Since the demonstration of infringement was solely based on the essentiality of these patents (and on the compliance of LG’s devices with the standards), and since no other patent from the portfolio was asserted in the lawsuit, the court was finally not aware of any actual Standard-Essential Patent (SEP) held by Conversant.
As a result, the court did not rule on exhaustion of rights, on the FRAND royalty rate and on all other exciting questions raised by the case.
Again, I guess that a number of stakeholders may be disappointed by this underwhelming decision, not so much because the plaintiff lost, but because legal certainty is currently relatively low when it comes to SEPs, FRAND royalty rates and exhaustion of rights.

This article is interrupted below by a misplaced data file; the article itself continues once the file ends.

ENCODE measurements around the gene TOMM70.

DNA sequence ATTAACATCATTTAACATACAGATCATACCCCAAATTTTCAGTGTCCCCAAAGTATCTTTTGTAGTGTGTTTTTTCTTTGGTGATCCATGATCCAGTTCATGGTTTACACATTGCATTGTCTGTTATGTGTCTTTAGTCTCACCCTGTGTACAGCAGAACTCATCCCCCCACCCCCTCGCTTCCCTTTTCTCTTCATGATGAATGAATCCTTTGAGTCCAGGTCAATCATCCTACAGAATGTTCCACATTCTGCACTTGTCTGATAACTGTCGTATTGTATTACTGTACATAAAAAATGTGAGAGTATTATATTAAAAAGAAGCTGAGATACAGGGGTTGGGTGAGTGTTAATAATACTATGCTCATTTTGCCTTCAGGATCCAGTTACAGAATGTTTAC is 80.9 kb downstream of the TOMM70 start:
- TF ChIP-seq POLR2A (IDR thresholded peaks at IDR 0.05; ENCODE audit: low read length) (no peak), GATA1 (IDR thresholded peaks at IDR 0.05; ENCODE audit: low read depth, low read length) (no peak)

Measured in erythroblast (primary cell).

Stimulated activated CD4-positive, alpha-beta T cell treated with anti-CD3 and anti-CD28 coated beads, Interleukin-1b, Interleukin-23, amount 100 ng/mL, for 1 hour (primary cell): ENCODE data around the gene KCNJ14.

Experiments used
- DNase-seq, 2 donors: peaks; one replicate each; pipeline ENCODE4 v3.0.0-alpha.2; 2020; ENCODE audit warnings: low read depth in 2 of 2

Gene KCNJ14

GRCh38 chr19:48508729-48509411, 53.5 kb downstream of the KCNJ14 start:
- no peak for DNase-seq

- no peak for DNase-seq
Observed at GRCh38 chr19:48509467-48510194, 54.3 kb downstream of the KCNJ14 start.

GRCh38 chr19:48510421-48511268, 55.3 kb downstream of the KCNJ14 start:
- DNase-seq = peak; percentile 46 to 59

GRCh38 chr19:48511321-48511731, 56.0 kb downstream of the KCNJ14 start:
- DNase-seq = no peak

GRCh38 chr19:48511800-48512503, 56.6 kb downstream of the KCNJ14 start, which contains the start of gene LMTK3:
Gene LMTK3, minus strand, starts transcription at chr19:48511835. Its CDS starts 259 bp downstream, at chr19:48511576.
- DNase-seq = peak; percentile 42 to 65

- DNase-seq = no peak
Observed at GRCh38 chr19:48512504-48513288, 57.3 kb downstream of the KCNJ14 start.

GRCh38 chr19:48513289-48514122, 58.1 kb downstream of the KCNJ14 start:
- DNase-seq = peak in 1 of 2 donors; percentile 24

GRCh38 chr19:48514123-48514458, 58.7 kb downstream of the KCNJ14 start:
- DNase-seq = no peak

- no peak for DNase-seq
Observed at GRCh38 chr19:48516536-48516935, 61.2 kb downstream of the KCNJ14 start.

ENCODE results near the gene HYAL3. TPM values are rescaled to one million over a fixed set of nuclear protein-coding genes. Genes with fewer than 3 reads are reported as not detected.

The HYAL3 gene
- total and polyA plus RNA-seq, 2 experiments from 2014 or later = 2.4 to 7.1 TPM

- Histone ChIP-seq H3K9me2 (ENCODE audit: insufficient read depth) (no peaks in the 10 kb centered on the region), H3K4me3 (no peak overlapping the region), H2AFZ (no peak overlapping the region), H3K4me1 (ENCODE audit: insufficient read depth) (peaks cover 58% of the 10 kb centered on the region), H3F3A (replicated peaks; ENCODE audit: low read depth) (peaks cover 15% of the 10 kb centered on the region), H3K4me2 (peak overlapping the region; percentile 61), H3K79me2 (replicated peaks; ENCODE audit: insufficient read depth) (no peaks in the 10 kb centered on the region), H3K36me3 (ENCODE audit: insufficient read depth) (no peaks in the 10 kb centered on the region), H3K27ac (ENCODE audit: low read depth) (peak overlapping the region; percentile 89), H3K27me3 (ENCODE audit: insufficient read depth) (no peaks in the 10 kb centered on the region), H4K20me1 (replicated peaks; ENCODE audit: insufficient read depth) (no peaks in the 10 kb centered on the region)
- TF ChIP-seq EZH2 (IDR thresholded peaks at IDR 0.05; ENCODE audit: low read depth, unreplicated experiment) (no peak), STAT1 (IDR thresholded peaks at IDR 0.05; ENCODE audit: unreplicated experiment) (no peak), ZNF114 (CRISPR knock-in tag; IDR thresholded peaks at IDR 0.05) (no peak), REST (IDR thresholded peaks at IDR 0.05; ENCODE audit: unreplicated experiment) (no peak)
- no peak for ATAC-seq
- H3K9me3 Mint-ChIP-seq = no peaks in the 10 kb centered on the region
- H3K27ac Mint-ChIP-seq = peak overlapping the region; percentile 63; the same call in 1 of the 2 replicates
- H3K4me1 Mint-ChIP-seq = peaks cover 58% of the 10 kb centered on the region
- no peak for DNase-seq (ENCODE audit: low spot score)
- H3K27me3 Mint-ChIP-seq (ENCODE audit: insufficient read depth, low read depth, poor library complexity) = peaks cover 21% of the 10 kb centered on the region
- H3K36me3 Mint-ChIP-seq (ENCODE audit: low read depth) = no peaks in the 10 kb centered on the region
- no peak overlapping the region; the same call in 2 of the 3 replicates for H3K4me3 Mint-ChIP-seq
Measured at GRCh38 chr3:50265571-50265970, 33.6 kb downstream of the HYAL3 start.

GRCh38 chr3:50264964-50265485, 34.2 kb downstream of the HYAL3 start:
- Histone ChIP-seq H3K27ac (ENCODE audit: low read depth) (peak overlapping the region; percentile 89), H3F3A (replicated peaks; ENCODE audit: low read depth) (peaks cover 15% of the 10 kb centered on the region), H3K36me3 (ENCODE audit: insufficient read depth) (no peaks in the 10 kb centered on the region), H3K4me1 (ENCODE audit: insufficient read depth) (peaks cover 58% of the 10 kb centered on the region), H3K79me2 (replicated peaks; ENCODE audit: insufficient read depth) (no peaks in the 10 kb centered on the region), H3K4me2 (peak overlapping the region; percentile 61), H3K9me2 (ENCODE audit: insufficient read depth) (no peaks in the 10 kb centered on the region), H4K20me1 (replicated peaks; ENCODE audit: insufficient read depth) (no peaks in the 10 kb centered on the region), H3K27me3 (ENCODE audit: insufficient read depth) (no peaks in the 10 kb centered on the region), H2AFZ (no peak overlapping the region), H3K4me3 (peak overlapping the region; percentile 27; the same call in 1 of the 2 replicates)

Additional guidance from a French court would thus have been welcome.
That being said, looking at the non-essentiality finding in the ruling in more detail is rather interesting.
Claim 1 of the first patent, EP 0978210, is directed to a “method for selecting a base station in a mobile communication system“. One of the steps of the method consists in, “in response to recognizing the poor radio signal, measuring“, well, a certain something.
According to the relevant technical specifications of the UMTS (3G) and LTE (4G) standards, as explained by the parties and their experts, if a radio connection having a quality lower than a threshold is identified, a measuring step as claimed must be performed. But if the quality of the radio connection is higher than the threshold, the terminal may decide not to perform any measurement, which means that it may conversely decide to perform a measurement anyway.